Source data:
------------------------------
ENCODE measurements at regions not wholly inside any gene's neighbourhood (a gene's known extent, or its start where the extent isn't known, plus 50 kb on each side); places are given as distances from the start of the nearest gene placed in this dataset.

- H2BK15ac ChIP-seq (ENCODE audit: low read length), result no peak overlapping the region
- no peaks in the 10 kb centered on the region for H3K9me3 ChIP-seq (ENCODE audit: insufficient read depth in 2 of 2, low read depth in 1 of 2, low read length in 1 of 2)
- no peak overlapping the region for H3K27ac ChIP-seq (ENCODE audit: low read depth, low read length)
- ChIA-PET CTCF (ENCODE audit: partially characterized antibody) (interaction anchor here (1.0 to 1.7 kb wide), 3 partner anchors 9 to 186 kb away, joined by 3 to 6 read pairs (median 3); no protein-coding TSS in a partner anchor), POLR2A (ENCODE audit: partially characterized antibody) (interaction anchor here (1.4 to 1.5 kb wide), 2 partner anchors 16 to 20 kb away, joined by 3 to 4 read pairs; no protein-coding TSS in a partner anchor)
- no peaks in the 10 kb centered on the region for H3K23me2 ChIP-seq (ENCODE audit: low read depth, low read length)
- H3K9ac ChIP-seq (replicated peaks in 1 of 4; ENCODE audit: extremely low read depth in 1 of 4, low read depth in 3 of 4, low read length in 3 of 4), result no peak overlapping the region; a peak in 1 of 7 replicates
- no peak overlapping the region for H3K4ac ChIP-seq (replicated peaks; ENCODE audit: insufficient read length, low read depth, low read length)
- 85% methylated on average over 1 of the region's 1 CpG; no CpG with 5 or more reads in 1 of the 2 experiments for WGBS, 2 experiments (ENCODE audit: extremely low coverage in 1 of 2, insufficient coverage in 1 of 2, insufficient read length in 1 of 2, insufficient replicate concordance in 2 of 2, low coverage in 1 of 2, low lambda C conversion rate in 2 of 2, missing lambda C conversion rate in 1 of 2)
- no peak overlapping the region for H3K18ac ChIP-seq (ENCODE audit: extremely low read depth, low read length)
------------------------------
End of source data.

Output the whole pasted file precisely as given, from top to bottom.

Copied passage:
ENCODE measurements at regions not wholly inside any gene's neighbourhood (a gene's known extent, or its start where the extent isn't known, plus 50 kb on each side); places are given as distances from the start of the nearest gene placed in this dataset.

- H2BK15ac ChIP-seq (ENCODE audit: low read length), result no peak overlapping the region
- no peaks in the 10 kb centered on the region for H3K9me3 ChIP-seq (ENCODE audit: insufficient read depth in 2 of 2, low read depth in 1 of 2, low read length in 1 of 2)
- no peak overlapping the region for H3K27ac ChIP-seq (ENCODE audit: low read depth, low read length)
- ChIA-PET CTCF (ENCODE audit: partially characterized antibody) (interaction anchor here (1.0 to 1.7 kb wide), 3 partner anchors 9 to 186 kb away, joined by 3 to 6 read pairs (median 3); no protein-coding TSS in a partner anchor), POLR2A (ENCODE audit: partially characterized antibody) (interaction anchor here (1.4 to 1.5 kb wide), 2 partner anchors 16 to 20 kb away, joined by 3 to 4 read pairs; no protein-coding TSS in a partner anchor)
- no peaks in the 10 kb centered on the region for H3K23me2 ChIP-seq (ENCODE audit: low read depth, low read length)
- H3K9ac ChIP-seq (replicated peaks in 1 of 4; ENCODE audit: extremely low read depth in 1 of 4, low read depth in 3 of 4, low read length in 3 of 4), result no peak overlapping the region; a peak in 1 of 7 replicates
- no peak overlapping the region for H3K4ac ChIP-seq (replicated peaks; ENCODE audit: insufficient read length, low read depth, low read length)
- 85% methylated on average over 1 of the region's 1 CpG; no CpG with 5 or more reads in 1 of the 2 experiments for WGBS, 2 experiments (ENCODE audit: extremely low coverage in 1 of 2, insufficient coverage in 1 of 2, insufficient read length in 1 of 2, insufficient replicate concordance in 2 of 2, low coverage in 1 of 2, low lambda C conversion rate in 2 of 2, missing lambda C conversion rate in 1 of 2)
- no peak overlapping the region for H3K18ac ChIP-seq (ENCODE audit: extremely low read depth, low read length)